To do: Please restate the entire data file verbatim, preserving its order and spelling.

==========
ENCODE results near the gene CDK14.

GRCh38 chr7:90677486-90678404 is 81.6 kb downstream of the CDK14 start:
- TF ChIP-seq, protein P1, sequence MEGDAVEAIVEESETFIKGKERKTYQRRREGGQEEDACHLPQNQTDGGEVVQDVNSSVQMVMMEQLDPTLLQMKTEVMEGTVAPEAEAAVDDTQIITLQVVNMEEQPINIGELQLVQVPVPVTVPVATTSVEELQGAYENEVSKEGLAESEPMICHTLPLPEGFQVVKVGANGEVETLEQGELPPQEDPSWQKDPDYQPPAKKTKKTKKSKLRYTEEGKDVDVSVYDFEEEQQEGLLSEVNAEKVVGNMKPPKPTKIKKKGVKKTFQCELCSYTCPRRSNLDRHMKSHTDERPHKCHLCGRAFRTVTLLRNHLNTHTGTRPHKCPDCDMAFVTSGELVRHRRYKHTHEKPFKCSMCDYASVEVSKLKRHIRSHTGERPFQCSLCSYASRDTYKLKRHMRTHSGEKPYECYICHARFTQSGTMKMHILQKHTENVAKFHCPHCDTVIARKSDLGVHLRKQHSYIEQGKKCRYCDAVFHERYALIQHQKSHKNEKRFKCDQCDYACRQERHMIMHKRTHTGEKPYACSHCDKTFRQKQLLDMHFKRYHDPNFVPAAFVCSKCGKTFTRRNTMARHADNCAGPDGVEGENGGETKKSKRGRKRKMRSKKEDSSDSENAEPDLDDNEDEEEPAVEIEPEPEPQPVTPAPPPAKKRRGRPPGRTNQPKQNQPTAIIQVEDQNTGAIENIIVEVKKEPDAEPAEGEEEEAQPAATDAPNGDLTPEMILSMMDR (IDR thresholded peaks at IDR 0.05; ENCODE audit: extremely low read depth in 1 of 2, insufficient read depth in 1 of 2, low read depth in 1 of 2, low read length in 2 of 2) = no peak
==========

ENCODE results near the gene CDK14.

GRCh38 chr7:90677486-90678404 is 81.6 kb downstream of the CDK14 start:
- TF ChIP-seq, protein P1, sequence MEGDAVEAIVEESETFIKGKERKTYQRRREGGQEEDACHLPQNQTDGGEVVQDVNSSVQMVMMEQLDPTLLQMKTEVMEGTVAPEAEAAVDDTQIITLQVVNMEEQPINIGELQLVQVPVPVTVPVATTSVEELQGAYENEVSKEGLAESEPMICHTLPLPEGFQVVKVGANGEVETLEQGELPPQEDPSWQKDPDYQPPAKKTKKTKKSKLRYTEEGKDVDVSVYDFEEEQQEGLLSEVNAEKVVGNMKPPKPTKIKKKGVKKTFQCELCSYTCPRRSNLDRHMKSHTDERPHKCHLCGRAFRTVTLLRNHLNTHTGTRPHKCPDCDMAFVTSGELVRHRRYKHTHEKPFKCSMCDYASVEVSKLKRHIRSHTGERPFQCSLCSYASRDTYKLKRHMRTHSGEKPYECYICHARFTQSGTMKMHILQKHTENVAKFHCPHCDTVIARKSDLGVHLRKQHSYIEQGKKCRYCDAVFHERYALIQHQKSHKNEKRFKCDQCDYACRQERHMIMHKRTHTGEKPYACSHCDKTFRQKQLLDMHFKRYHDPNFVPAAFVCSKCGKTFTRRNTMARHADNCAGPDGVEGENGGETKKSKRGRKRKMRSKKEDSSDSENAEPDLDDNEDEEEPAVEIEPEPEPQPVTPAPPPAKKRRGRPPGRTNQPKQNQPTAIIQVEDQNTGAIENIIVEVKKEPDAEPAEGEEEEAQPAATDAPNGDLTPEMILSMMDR (IDR thresholded peaks at IDR 0.05; ENCODE audit: extremely low read depth in 1 of 2, insufficient read depth in 1 of 2, low read depth in 1 of 2, low read length in 2 of 2) = no peak